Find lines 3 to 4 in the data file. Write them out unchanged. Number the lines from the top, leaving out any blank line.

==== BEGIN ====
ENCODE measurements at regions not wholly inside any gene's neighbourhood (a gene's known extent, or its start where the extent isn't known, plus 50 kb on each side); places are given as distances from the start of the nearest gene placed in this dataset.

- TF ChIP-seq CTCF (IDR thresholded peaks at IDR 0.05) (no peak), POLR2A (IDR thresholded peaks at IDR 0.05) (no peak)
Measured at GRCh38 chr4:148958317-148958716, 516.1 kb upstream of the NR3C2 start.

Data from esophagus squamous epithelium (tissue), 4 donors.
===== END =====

Measured at GRCh38 chr4:148958317-148958716, 516.1 kb upstream of the NR3C2 start.

Data from esophagus squamous epithelium (tissue), 4 donors.